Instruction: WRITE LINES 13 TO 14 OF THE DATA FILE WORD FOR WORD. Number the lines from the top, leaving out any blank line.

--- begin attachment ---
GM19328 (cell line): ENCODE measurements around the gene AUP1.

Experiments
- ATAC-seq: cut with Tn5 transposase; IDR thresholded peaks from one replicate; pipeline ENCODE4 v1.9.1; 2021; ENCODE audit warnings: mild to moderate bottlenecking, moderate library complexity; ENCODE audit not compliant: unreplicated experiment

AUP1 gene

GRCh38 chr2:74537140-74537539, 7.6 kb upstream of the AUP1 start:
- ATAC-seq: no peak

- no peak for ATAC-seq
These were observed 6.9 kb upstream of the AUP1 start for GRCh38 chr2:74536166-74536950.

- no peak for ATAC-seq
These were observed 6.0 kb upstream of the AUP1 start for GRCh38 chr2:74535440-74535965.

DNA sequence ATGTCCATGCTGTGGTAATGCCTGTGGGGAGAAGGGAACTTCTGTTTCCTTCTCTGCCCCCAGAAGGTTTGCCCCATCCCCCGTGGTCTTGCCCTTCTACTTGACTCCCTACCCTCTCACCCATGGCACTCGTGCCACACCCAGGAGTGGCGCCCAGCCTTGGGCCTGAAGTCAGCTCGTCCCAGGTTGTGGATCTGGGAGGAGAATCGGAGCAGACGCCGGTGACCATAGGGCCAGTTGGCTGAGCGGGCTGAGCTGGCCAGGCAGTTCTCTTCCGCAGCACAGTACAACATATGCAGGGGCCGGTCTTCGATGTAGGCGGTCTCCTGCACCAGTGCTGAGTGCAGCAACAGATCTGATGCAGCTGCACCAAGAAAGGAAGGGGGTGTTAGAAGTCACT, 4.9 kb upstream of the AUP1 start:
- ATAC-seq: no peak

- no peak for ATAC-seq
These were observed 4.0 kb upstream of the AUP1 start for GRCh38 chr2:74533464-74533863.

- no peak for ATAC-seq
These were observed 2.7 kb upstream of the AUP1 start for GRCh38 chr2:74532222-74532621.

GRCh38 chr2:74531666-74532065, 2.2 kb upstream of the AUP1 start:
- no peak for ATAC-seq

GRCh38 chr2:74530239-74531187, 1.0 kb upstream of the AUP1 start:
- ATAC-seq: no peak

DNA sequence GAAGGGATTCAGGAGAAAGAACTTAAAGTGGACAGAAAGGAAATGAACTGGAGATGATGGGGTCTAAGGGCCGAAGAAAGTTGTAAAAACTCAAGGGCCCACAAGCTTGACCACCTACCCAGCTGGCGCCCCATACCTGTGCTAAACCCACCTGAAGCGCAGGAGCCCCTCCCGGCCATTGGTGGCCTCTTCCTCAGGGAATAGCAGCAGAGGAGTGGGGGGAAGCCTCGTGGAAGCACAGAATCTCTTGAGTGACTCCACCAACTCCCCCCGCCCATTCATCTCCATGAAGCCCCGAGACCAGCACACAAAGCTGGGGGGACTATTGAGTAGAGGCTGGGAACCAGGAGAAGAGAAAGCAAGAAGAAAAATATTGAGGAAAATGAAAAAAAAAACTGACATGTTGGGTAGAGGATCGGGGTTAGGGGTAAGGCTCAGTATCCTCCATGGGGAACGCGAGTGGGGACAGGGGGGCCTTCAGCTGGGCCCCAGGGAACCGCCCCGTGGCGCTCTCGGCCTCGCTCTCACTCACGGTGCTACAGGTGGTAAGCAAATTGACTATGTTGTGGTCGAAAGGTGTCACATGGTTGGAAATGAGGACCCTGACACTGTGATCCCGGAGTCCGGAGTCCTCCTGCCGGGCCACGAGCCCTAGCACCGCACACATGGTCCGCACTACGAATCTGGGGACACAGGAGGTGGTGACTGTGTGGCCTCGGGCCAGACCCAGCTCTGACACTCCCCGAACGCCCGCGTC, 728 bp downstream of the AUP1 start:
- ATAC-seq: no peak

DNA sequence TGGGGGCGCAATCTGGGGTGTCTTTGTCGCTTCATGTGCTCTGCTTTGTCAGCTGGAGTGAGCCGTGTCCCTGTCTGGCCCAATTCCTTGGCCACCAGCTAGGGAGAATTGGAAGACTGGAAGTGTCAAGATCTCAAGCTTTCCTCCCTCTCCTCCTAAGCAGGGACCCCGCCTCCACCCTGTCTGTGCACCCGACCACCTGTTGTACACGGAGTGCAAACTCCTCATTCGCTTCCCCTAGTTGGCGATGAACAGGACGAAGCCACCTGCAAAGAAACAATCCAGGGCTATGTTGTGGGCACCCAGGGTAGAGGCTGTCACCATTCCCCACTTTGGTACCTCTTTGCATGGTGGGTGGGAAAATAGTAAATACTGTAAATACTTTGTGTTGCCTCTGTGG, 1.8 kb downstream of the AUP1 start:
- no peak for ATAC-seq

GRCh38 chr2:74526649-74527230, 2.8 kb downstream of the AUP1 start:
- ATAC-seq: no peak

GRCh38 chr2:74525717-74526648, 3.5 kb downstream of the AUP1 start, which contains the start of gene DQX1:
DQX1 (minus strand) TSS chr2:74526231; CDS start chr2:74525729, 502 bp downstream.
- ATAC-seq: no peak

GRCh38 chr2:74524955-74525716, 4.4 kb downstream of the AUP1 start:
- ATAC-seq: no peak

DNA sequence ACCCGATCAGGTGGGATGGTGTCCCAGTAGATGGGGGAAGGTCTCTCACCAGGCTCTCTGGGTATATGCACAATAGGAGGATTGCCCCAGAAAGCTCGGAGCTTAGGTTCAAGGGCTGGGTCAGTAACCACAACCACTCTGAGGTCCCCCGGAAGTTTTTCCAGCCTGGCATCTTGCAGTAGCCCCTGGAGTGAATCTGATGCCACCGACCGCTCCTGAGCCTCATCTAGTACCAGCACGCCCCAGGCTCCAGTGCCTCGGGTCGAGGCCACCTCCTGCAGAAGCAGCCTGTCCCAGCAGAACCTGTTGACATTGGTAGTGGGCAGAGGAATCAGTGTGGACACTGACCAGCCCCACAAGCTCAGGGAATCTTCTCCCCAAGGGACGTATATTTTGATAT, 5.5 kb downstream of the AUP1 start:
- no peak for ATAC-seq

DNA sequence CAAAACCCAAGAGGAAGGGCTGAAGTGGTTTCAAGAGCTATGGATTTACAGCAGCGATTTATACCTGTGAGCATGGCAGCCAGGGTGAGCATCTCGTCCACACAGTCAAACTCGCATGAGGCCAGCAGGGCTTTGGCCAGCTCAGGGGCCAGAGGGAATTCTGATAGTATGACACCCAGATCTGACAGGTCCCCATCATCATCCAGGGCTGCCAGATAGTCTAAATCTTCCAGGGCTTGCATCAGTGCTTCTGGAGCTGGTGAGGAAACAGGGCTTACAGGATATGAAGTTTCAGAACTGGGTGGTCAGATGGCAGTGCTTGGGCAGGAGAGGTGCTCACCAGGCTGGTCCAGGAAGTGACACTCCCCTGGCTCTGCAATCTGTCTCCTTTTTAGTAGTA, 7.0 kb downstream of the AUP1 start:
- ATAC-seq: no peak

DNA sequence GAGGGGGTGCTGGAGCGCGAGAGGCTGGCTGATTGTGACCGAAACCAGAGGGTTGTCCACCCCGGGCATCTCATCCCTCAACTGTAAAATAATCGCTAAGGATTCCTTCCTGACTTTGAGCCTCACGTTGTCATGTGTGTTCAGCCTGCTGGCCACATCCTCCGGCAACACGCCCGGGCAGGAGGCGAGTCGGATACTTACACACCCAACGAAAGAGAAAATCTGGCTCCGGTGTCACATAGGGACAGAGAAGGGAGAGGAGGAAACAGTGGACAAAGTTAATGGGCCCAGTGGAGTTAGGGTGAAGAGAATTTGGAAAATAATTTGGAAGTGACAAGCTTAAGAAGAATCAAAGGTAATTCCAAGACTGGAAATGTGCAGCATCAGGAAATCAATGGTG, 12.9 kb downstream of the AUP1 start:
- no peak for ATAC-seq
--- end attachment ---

- no peak for ATAC-seq
These were observed 4.0 kb upstream of the AUP1 start for GRCh38 chr2:74533464-74533863.